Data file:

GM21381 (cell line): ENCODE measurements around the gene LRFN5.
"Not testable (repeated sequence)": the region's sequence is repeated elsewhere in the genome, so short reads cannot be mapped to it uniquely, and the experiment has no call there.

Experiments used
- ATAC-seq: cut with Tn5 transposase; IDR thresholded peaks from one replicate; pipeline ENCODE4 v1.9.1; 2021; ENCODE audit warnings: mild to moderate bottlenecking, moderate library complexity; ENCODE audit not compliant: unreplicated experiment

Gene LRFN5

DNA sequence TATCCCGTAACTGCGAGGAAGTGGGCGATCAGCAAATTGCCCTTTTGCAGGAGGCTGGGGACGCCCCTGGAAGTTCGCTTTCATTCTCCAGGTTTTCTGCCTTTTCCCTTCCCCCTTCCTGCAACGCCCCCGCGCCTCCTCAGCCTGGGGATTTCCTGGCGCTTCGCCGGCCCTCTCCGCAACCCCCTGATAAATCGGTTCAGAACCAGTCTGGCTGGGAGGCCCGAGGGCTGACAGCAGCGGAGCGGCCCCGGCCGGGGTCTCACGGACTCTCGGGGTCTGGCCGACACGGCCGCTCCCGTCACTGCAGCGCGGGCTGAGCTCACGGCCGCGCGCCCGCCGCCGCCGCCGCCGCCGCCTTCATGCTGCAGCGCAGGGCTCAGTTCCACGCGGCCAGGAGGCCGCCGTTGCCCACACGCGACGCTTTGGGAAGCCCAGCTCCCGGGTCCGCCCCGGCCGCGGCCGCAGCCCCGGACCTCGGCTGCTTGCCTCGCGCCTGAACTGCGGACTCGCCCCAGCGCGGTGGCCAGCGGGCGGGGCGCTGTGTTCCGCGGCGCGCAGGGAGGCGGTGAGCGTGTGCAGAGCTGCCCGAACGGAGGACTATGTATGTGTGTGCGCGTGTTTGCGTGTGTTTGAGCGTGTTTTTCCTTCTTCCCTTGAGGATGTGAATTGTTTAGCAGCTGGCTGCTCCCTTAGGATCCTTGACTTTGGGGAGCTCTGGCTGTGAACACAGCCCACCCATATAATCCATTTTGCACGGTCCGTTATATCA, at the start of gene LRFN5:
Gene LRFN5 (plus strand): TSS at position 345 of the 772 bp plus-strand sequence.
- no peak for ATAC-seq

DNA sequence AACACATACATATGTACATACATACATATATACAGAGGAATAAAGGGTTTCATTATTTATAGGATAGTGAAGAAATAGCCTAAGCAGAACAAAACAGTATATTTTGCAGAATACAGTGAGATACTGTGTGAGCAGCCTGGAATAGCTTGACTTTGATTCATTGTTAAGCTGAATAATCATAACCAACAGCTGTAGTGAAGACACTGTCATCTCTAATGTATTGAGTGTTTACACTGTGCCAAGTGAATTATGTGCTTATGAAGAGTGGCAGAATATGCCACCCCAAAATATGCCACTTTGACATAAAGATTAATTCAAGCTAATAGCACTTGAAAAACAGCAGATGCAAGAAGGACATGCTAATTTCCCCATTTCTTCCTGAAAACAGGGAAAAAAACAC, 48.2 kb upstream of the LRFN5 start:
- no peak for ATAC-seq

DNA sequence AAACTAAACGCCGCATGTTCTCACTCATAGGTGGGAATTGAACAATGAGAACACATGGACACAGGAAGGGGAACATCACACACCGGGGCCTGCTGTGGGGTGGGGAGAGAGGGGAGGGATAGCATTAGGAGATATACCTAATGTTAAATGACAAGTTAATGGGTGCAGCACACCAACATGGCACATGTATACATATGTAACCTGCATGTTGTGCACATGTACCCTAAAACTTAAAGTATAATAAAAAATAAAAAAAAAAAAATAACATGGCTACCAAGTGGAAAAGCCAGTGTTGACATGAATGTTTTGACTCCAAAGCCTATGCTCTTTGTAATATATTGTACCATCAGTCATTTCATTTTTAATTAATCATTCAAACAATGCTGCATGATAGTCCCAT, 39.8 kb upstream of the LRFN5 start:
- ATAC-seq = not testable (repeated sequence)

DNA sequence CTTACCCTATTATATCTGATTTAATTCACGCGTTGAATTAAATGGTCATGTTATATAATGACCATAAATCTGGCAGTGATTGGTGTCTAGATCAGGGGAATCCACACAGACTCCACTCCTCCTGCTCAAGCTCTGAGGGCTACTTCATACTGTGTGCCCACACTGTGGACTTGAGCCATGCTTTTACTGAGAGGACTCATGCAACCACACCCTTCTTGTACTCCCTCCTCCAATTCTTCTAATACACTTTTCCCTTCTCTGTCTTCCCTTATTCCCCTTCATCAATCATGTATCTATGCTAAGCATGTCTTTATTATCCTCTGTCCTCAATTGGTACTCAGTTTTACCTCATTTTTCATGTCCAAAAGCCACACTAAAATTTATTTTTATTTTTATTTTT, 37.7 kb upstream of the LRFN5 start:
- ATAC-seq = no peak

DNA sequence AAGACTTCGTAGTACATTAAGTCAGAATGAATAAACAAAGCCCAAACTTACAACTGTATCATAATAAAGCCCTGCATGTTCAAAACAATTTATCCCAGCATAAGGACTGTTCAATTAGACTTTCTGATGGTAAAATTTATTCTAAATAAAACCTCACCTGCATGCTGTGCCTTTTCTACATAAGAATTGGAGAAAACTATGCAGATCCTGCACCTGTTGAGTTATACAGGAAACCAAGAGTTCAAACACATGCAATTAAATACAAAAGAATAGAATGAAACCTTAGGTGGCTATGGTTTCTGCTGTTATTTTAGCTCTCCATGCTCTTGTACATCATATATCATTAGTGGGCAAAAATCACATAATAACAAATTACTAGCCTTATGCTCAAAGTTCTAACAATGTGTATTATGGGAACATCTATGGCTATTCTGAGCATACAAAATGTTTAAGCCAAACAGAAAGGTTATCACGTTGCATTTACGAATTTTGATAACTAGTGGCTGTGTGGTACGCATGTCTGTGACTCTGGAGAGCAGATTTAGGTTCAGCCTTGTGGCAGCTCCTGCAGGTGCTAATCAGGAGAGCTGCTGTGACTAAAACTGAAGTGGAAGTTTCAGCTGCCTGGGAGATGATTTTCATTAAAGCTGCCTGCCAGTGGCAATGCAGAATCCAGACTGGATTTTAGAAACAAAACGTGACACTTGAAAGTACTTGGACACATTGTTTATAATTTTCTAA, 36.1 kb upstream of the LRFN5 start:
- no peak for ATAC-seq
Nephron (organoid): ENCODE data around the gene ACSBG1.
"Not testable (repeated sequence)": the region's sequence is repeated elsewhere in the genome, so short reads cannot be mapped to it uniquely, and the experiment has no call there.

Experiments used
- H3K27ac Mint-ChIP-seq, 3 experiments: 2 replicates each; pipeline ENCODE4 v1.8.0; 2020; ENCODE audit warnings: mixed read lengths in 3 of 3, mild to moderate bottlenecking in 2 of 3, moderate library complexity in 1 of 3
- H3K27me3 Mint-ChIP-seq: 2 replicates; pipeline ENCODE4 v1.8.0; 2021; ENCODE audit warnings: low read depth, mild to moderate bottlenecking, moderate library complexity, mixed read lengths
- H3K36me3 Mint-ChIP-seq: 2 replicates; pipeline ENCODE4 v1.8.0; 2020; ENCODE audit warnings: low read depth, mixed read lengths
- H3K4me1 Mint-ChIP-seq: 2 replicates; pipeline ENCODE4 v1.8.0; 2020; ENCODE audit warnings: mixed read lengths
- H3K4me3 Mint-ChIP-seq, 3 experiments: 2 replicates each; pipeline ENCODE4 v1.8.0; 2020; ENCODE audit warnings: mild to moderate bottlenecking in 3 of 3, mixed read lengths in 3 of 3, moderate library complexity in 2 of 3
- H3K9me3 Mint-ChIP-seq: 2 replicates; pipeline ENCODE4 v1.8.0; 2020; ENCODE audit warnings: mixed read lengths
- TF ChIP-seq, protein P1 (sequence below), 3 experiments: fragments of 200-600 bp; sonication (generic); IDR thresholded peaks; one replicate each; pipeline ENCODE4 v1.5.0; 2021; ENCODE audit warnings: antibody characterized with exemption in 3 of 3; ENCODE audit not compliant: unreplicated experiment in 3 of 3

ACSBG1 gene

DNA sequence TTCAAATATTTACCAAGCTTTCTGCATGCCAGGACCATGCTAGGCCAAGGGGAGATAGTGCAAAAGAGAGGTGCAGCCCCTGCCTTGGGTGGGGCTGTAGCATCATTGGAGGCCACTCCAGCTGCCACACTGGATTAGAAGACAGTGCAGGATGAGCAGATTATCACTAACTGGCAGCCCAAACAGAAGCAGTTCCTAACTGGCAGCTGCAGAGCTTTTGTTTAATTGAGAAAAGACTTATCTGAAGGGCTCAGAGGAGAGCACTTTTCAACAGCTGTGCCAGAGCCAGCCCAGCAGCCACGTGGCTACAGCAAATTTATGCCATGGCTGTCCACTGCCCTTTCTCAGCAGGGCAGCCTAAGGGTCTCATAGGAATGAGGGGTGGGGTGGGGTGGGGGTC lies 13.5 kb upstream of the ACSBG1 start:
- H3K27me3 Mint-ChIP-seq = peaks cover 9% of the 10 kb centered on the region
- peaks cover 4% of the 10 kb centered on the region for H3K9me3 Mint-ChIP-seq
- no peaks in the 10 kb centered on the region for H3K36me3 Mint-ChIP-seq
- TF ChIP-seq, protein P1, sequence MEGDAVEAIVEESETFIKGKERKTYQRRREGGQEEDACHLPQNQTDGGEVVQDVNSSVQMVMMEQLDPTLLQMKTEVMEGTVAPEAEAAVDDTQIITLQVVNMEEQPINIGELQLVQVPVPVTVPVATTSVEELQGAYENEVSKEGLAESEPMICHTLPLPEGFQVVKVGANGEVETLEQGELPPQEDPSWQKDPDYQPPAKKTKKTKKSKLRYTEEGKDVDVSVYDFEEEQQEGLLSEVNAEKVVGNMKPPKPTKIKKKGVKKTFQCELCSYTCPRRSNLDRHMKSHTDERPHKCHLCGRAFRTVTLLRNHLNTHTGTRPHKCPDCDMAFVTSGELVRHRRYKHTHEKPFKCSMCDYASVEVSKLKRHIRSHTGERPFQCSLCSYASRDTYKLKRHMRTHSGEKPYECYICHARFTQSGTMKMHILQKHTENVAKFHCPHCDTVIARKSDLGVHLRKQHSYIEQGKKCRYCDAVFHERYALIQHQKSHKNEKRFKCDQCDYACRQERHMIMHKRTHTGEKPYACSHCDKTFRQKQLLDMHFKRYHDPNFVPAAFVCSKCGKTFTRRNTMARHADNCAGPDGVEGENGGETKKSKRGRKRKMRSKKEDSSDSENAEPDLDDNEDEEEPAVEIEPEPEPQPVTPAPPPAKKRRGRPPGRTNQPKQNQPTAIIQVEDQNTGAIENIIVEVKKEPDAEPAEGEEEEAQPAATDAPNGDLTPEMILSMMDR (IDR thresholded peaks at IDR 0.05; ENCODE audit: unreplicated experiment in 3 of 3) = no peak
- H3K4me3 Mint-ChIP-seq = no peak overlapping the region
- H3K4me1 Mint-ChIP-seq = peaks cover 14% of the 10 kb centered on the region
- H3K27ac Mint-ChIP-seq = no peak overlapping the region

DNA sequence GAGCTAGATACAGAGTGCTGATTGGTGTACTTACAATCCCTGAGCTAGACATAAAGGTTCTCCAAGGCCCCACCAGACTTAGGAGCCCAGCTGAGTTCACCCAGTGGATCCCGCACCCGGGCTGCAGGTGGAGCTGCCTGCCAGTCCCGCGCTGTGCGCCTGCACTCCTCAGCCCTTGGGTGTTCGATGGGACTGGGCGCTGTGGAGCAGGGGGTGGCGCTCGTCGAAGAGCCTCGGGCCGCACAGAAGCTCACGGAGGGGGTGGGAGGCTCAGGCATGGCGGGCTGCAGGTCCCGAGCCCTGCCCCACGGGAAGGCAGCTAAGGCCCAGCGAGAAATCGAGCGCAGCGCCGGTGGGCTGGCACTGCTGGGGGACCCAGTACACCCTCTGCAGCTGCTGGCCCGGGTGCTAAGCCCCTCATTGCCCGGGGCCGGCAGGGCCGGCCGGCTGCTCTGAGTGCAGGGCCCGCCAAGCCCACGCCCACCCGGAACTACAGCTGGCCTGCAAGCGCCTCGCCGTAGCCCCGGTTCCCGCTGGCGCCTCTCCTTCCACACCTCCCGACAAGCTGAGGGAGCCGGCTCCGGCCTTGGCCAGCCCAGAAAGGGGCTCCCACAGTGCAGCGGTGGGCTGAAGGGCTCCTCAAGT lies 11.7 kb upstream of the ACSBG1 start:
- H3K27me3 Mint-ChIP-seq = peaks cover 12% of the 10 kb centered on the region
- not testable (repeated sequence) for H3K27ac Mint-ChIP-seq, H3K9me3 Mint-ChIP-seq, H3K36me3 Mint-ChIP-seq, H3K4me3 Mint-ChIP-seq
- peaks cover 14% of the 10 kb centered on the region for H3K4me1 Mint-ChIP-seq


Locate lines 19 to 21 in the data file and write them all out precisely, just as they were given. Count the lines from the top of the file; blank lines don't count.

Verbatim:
Experiments used
- H3K27ac Mint-ChIP-seq, 3 experiments: 2 replicates each; pipeline ENCODE4 v1.8.0; 2020; ENCODE audit warnings: mixed read lengths in 3 of 3, mild to moderate bottlenecking in 2 of 3, moderate library complexity in 1 of 3
- H3K27me3 Mint-ChIP-seq: 2 replicates; pipeline ENCODE4 v1.8.0; 2021; ENCODE audit warnings: low read depth, mild to moderate bottlenecking, moderate library complexity, mixed read lengths